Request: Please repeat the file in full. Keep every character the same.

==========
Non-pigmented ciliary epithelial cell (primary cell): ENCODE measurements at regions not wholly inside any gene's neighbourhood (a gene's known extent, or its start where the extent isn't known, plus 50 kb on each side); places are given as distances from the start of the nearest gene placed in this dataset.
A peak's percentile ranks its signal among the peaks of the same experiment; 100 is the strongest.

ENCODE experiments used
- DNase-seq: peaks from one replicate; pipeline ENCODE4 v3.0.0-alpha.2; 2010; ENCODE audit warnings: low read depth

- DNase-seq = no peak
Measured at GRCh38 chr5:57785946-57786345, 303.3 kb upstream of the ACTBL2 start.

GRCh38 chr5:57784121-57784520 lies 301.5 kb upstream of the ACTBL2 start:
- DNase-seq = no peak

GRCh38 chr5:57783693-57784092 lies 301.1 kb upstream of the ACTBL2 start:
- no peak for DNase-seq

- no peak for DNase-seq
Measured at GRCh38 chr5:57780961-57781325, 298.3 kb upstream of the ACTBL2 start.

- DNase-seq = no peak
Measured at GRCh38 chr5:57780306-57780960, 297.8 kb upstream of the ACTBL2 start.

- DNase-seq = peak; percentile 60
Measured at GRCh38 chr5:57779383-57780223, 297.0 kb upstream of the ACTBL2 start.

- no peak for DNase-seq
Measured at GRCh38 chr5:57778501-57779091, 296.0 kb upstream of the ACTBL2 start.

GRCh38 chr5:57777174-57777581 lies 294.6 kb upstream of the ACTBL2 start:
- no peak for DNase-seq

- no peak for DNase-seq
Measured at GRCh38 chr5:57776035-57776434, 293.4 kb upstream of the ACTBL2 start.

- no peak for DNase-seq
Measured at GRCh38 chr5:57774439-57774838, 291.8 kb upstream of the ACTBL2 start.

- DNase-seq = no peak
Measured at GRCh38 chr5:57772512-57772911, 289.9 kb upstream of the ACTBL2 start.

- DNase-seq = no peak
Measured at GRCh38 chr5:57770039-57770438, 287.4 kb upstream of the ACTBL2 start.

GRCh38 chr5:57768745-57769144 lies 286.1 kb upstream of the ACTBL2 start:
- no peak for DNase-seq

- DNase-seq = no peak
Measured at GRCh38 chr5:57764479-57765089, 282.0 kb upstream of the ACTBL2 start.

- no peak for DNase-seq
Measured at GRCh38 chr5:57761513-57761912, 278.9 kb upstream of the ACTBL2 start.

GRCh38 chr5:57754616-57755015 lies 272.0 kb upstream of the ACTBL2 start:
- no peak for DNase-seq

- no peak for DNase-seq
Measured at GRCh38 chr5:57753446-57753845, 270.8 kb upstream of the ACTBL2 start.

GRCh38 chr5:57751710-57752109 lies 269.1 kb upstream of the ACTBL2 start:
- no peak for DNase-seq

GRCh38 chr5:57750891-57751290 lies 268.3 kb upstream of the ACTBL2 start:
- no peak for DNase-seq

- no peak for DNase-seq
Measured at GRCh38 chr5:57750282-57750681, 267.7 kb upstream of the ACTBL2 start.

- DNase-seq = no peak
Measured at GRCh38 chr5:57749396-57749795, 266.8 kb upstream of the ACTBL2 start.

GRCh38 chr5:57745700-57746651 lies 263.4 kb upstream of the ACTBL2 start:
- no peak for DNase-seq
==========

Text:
Non-pigmented ciliary epithelial cell (primary cell): ENCODE measurements at regions not wholly inside any gene's neighbourhood (a gene's known extent, or its start where the extent isn't known, plus 50 kb on each side); places are given as distances from the start of the nearest gene placed in this dataset.
A peak's percentile ranks its signal among the peaks of the same experiment; 100 is the strongest.

ENCODE experiments used
- DNase-seq: peaks from one replicate; pipeline ENCODE4 v3.0.0-alpha.2; 2010; ENCODE audit warnings: low read depth

- DNase-seq = no peak
Measured at GRCh38 chr5:57785946-57786345, 303.3 kb upstream of the ACTBL2 start.

GRCh38 chr5:57784121-57784520 lies 301.5 kb upstream of the ACTBL2 start:
- DNase-seq = no peak

GRCh38 chr5:57783693-57784092 lies 301.1 kb upstream of the ACTBL2 start:
- no peak for DNase-seq

- no peak for DNase-seq
Measured at GRCh38 chr5:57780961-57781325, 298.3 kb upstream of the ACTBL2 start.

- DNase-seq = no peak
Measured at GRCh38 chr5:57780306-57780960, 297.8 kb upstream of the ACTBL2 start.

- DNase-seq = peak; percentile 60
Measured at GRCh38 chr5:57779383-57780223, 297.0 kb upstream of the ACTBL2 start.

- no peak for DNase-seq
Measured at GRCh38 chr5:57778501-57779091, 296.0 kb upstream of the ACTBL2 start.

GRCh38 chr5:57777174-57777581 lies 294.6 kb upstream of the ACTBL2 start:
- no peak for DNase-seq

- no peak for DNase-seq
Measured at GRCh38 chr5:57776035-57776434, 293.4 kb upstream of the ACTBL2 start.

- no peak for DNase-seq
Measured at GRCh38 chr5:57774439-57774838, 291.8 kb upstream of the ACTBL2 start.

- DNase-seq = no peak
Measured at GRCh38 chr5:57772512-57772911, 289.9 kb upstream of the ACTBL2 start.

- DNase-seq = no peak
Measured at GRCh38 chr5:57770039-57770438, 287.4 kb upstream of the ACTBL2 start.

GRCh38 chr5:57768745-57769144 lies 286.1 kb upstream of the ACTBL2 start:
- no peak for DNase-seq

- DNase-seq = no peak
Measured at GRCh38 chr5:57764479-57765089, 282.0 kb upstream of the ACTBL2 start.

- no peak for DNase-seq
Measured at GRCh38 chr5:57761513-57761912, 278.9 kb upstream of the ACTBL2 start.

GRCh38 chr5:57754616-57755015 lies 272.0 kb upstream of the ACTBL2 start:
- no peak for DNase-seq

- no peak for DNase-seq
Measured at GRCh38 chr5:57753446-57753845, 270.8 kb upstream of the ACTBL2 start.

GRCh38 chr5:57751710-57752109 lies 269.1 kb upstream of the ACTBL2 start:
- no peak for DNase-seq

GRCh38 chr5:57750891-57751290 lies 268.3 kb upstream of the ACTBL2 start:
- no peak for DNase-seq

- no peak for DNase-seq
Measured at GRCh38 chr5:57750282-57750681, 267.7 kb upstream of the ACTBL2 start.

- DNase-seq = no peak
Measured at GRCh38 chr5:57749396-57749795, 266.8 kb upstream of the ACTBL2 start.

GRCh38 chr5:57745700-57746651 lies 263.4 kb upstream of the ACTBL2 start:
- no peak for DNase-seq